Lichen are comprised (symbiotically) of a species of fungi, and a species that photosynthesizes (usually algae, but sometimes bacteria). The two species are distinct, but cannot survive without each other. They live almost anywhere, and sometimes, in their interdependent partnership, put out fruiting buds that transmit a particular type of lichen to other locales.
They have been evolving for over 400 million years; certain types of micro-organisms live only on lichen. People have eaten them for thousands of years, and used them for dyes more recently. It is only the last 15 or so years that biologists have come to understand the different types of lichen, and how lichen interact with ecosystems.
So: they reflect the coalescence of two biological realms; they produce their own unique colors and (sometimes)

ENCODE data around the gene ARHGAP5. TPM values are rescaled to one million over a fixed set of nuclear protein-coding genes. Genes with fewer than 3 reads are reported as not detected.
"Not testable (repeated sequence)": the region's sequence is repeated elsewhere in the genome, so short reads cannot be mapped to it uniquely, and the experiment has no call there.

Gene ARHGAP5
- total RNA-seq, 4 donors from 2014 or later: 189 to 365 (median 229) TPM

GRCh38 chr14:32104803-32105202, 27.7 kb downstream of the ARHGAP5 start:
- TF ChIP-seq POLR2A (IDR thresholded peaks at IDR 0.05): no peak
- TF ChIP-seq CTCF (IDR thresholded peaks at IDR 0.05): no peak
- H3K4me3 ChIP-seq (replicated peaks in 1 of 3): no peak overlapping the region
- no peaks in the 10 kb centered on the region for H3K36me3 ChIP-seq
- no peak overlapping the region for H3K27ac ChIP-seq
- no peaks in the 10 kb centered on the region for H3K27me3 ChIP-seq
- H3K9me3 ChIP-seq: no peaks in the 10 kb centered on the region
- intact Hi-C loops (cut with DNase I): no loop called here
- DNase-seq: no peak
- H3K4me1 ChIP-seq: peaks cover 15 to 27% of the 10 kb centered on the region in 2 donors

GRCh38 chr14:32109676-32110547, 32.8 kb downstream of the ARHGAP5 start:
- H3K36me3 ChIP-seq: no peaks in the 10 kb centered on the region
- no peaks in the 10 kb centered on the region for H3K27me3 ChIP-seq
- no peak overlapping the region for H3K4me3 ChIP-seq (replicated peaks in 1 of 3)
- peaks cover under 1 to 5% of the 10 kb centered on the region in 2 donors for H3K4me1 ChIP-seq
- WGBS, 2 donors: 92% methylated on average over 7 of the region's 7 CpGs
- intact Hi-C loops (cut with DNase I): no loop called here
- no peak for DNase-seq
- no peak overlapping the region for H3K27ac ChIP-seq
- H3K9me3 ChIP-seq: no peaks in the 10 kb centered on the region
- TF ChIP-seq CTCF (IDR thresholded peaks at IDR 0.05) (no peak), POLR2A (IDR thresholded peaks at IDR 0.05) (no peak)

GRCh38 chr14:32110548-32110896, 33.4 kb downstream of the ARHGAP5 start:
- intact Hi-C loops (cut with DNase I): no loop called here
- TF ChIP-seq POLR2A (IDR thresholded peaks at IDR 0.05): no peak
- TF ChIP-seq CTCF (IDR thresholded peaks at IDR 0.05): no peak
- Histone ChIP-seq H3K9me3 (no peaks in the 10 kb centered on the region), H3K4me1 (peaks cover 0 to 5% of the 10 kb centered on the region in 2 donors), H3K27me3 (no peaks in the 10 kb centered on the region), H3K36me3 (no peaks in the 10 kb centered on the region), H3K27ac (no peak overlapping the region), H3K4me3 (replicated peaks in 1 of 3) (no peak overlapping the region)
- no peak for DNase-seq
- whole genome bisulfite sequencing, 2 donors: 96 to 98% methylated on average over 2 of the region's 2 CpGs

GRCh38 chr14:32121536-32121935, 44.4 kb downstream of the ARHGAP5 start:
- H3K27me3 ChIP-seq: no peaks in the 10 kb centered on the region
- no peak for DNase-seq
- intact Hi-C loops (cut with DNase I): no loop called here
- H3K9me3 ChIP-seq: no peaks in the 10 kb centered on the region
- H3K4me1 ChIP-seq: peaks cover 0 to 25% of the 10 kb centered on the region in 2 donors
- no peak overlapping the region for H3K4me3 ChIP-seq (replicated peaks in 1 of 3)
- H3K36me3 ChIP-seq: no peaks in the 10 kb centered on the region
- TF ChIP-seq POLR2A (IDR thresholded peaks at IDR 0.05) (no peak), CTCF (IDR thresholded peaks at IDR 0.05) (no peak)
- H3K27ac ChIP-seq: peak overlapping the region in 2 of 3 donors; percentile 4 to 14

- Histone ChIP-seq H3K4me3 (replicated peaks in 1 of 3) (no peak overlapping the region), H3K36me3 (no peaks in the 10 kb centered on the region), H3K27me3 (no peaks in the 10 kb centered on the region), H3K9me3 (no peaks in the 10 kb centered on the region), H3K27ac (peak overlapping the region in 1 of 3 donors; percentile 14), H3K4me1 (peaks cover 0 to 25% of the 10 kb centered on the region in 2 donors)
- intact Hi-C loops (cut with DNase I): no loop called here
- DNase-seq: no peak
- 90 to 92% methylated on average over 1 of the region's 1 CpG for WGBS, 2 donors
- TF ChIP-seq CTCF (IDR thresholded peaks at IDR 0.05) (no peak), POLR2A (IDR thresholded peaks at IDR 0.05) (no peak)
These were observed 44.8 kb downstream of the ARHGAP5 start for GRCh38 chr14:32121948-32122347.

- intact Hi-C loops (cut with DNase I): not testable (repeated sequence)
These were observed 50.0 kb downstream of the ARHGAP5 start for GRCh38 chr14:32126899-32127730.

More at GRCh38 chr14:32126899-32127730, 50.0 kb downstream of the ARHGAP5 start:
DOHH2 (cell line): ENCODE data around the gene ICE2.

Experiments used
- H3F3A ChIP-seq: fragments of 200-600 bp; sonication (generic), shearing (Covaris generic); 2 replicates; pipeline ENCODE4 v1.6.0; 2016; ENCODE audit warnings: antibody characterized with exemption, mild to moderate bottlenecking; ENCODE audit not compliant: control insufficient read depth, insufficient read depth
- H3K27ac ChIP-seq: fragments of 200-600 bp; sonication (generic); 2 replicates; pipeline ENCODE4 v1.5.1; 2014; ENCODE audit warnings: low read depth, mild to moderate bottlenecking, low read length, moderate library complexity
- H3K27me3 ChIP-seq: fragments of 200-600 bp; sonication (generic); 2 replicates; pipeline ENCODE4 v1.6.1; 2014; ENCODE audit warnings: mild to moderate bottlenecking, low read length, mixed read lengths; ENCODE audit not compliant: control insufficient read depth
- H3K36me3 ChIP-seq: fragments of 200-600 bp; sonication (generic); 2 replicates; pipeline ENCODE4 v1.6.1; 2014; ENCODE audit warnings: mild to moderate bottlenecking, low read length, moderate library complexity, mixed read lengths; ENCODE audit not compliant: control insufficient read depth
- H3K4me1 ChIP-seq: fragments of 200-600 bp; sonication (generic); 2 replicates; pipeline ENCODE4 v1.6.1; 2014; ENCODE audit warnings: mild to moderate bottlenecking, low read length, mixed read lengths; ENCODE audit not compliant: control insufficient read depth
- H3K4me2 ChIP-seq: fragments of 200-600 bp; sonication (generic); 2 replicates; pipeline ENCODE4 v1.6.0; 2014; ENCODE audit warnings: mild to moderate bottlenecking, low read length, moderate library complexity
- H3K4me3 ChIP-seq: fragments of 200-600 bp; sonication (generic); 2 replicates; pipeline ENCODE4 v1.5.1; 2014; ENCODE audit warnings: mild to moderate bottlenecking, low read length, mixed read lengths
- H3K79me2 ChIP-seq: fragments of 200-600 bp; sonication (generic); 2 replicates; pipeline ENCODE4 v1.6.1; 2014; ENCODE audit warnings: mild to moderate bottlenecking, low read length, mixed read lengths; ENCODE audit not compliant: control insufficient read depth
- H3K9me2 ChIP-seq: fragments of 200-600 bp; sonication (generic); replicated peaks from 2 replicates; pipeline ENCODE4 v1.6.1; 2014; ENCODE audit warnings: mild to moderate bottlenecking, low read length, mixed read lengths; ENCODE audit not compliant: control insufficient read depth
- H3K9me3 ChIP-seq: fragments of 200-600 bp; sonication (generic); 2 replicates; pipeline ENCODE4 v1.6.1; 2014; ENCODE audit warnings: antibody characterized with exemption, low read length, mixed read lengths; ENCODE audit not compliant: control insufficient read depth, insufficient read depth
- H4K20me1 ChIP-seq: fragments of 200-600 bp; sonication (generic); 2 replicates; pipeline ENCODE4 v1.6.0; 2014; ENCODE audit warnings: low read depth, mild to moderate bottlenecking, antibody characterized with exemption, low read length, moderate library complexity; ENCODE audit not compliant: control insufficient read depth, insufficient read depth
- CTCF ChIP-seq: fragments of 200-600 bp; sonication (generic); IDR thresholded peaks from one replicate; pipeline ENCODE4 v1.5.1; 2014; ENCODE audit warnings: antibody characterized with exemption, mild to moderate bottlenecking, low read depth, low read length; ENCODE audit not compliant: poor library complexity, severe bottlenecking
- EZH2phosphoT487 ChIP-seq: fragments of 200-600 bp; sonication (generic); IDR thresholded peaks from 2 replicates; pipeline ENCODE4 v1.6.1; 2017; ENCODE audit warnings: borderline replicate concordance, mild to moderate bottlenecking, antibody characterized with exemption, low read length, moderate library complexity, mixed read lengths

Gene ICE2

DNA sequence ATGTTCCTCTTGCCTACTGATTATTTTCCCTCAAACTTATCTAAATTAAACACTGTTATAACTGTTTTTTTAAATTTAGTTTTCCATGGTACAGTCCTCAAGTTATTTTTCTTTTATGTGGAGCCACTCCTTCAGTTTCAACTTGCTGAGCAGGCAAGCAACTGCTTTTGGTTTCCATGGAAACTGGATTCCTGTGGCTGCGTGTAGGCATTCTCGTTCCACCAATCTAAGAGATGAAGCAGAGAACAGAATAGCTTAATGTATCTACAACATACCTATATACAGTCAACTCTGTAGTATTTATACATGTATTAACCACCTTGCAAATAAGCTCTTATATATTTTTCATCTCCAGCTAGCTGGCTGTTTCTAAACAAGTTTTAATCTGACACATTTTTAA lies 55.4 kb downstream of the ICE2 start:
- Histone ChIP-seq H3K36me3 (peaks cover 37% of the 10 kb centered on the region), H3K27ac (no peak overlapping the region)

fruiting bodies. They are distinct from both fungi and algae — a true cooperative coalescence: the basic building
blocks of lichens cannot live without each other.
Reindeer survive on lichens; and now, we are discovering that lichens are sensitive to changes in the composition of our atmosphere and may prove an important “indicator species”.
Note: both realms must be present: Psychology, and Ecology! And the result must be boundaried, or “contained” — something totally unique. They are receptacles for both energy from the sun, and energy from the earth, and they have served humans for thousands of years!